Fobs Vs Twinkies Analysis

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Racism is quite a broad term. It occurs not only in our country, but in many other countries all around the world. Racism has been a huge topic in our media lately, with the most common “white and black” racism, but it can also apply in many different forms. It can also be intraracial in which we saw in the article, “FOBs vs. Twinkies”, where members of the Asian-American community not only have to deal with racism from whites, but also within their own race. Looking at the other side, in the article “Black Men in Public Spaces” black men have to face the struggle in everyday life, of facing racism from whites. Not even just facing blatant forms of racism, but it could be noticing people quickly walk away from them, or the constant, excessive locking of cars as he walks by. These examples make life for them harder than it should be. Racism can be shown in many different ways, but a few of the most common ways are shown in both “FOBs vs. Twinkies” as well as “Black Men in …show more content…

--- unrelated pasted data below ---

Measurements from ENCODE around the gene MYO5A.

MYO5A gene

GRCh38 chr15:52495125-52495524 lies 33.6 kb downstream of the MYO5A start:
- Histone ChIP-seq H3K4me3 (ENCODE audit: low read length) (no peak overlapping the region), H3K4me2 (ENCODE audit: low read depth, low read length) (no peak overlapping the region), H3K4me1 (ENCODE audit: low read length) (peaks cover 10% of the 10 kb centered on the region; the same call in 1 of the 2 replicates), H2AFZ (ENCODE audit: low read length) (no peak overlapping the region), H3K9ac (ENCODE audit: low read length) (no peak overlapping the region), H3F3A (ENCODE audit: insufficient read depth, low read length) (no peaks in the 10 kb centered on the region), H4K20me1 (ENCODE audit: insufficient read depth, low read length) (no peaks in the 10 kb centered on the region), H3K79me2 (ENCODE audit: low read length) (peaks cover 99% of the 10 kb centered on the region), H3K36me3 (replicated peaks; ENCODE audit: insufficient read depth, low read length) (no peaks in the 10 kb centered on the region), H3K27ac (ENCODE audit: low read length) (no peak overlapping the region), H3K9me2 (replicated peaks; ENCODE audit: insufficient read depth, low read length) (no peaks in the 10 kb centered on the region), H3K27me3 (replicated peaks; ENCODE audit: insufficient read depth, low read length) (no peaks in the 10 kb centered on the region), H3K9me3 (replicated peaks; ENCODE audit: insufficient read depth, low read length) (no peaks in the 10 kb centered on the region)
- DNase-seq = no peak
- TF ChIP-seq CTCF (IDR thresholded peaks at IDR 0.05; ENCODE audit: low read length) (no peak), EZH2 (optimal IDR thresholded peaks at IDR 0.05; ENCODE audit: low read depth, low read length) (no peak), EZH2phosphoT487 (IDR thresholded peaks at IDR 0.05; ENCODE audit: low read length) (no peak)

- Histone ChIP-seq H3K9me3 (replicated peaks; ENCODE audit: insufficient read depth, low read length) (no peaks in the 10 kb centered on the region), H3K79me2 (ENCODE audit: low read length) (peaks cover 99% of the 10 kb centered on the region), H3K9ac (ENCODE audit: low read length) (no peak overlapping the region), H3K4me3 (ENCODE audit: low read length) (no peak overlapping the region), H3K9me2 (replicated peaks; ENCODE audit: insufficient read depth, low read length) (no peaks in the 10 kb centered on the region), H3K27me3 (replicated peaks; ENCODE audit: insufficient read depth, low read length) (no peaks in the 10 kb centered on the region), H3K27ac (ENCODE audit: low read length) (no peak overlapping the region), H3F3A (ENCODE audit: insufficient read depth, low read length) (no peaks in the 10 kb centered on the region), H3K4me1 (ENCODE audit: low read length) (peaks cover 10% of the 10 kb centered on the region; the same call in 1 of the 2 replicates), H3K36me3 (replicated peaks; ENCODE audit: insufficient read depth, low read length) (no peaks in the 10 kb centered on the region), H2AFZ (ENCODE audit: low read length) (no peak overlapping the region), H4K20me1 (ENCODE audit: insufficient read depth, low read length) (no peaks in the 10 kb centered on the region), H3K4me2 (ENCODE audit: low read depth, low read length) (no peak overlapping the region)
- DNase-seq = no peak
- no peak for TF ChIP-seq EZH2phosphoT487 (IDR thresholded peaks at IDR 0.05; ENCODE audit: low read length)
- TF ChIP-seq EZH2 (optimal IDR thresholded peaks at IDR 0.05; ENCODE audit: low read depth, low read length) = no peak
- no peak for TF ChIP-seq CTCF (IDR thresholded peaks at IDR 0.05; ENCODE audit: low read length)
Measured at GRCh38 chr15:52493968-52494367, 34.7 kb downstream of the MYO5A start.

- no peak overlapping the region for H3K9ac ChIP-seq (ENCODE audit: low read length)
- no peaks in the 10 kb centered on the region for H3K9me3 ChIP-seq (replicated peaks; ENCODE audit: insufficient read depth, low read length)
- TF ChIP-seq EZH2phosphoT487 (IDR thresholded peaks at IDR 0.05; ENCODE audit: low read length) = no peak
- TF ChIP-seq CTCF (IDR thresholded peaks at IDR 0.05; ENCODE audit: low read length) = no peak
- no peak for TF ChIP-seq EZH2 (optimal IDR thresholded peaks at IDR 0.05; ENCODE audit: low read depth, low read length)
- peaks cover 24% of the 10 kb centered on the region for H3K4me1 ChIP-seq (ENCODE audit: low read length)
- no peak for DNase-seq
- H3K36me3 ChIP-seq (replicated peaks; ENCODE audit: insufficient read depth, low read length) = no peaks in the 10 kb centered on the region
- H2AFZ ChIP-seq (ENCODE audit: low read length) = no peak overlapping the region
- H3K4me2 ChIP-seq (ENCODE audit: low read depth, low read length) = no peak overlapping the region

Staples’s article takes on a more serious tone opposed to Hsiang’s more comedic take. “My first victim was a woman—white, well dressed, probably in her late twenties” (Brent Staples Page 346). The author's word choice, using words such as victim in the previous quote, create a much more serious tone compared to Hsiang’s. Another difference is the type of discrimination he faces. Looking back at the quote, “..., I could cross in front of a car stopped at a traffic light and elicit the thunk, thunk, thunk of the driver —black, white, male, or female— hammering down the door locks.” (Brent Staples Page 347) it shows the type pretty clearly. Staples is saying that anyone, white, black, male, or female could have been the one to pound their door locks as he passes by, showing interracial